"Gargoyles & Graffiti"chronicles architectural elements that I find interesting or unique in my travels. Gargoyles are my passion, but today graffiti (which I hate but am learning to love as it is everywhere) is as much a part of architecture as the gargoyles and decorative railings that thrill me.

Saturday, January 26, 2013

Costa Concordia Update: One Year Later

Photo by Stefano Rellandini/Reuters
It has now been a year since the Costa Concordia sunk off the coast of Giglio. It has made this small island of Italy a household name and not in a good way. The cruise liner is still there, not having been floated away yet. Living on the island of Cozumel, I just cannot imagine how our lives would change if one of these giant cruise ships that visit us everyday fell over on its side so close to shore and was still there after a year.

Back in November, a passenger's luggage washed to shore on another island. The crew working to right the ship so they can float it away thinks the piece of luggage had worked free of the ship a bit before it was found. An article about the luggage can be found here.

The good news is that as early as June of 2012, things were returning to normal on the island of Giglio. I have to believe it wasn't really life as they knew it before, but loving and admiring Italy and its people, I am sure they take it in stride and learn to embrace it as they do with everything, both life's tragedies and life's triumphs. If you would like to read more information on Giglio returning to normal, click here.

The projected date for floating away the Costa Concorida wreckage is now scheduled for summer 2013.

Friday, January 25, 2013

Men and High Heels

Photo of a men's heel from the Bata Shoe Museum

I'm not quite sure when I realized that men wore dresses long before women did. I know it came up when I studied Spanish and realized that a dress (un vestido) is a masculine noun. I guess long before studying Spanish, while I studying the Romans in high school, I remember that the men wore a sort of tunic or dress. But today, I read an article that totally floored me. Did you know that men wore high heels before women did? In this fascinating article, Why did men stop wearing high heels? it is revealed that high heels were originally designed so that men could shoot better while balanced on foot from the saddle. I have to believe that this information is a little known fact.

Men's 17th century Persian shoe from the Bata Shoe Museum

The article goes on to explain that women adopted men's shoes, heels, in about 1630, when they also cut their hair and began to smoke pipes. Who knew all this? If I only realized back then that I could have learned all this fascinating stuff, I would have paid way more attention in history class.

You've got to read this article, and now I want to go visit the Bata Shoe Musuem. It is in Toronto. More info on the Bata Shoe Museum can be found here.

Mongolian boot from the Bata Shoe Museum in Toronto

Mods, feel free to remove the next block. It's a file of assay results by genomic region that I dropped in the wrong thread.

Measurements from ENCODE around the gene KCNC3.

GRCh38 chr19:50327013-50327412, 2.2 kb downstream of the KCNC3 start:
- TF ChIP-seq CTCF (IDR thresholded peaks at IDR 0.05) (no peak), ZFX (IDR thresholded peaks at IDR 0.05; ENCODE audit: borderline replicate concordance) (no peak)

Wednesday, January 23, 2013

Malta: St. John's Co-Cathedral

An obligatory stop in Valleta, Malta is St. John's Co-Cathedral. It was so crowded the day we toured that I actually took a turn in the wrong direction and escaped, just to get away from the crowds. Most of my photos are all out of focus from being tousled around by the crowd. Being pushed forward and with so little space to manipulate my elbows, my photos suffered, but what a beautiful and excessive Cathedral it is. 

Here is an excerpt from St. John's Co-Cathedral website:

Commissioned in 1572 by Grand Master Jean de la Cassière as the conventual church of the Order of the Knights Hospitaller of St John and designed by the celebrated Maltese military architect Gerolamo Cassar, St John’s Co-Cathedral stands as a unique monument of international importance. The church is dedicated to St John the Baptist, the patron saint of the Order.
The Knights were noblemen from the most important families of Europe, and their mission was to protect the Catholic faith from the attacks of the Ottoman Turks. After defending the tiny island of Malta from the Ottomans in the Great Siege of 1565, they turned Malta into a fortress that befitted a military Order and built a new capital city worthy of noblemen. Pride of place in the centre of the new city ‘Valletta’ was reserved for their Church.

It is immediately evident when entering Malta by water that it is a fortress more than anything else, but it is also amazing beautiful and truly unique. Standing made of stone, you can tell these crusaders that formed Malta meant business, and this is also no more evident than in the Co-Cathedral of St. John for its lavish decoration. 

Who can read Latin?

Of course my interest is more in a gargoyle vein. The marble floor is interwoven with hundreds of skulls and crossbones. 

More information on St. John's Co-Cathedral can be found here on wikipedia.

Tuesday, January 22, 2013

Katakolon: the port of Olympia

Katakolon port

Holland America Noordam in the port of Katakolon

The port city of Katakolon, Greece is the gateway to Olympia. In an earlier post, I suggested get out of the port as quickly as possible and run don't walk to Olympia. But looking back on the photos of this picturesque port, I think I was wrong. It is worth its own look and linger. Okay, sure it doesn't have the history of the Olympic Games, but it has its own charm.

My niece Sarah

I will let the photos speak for themselves. It truly is a room with a view.  

Room with a view
Cute restaurant
More information on the port of Katakolon can be found on this website.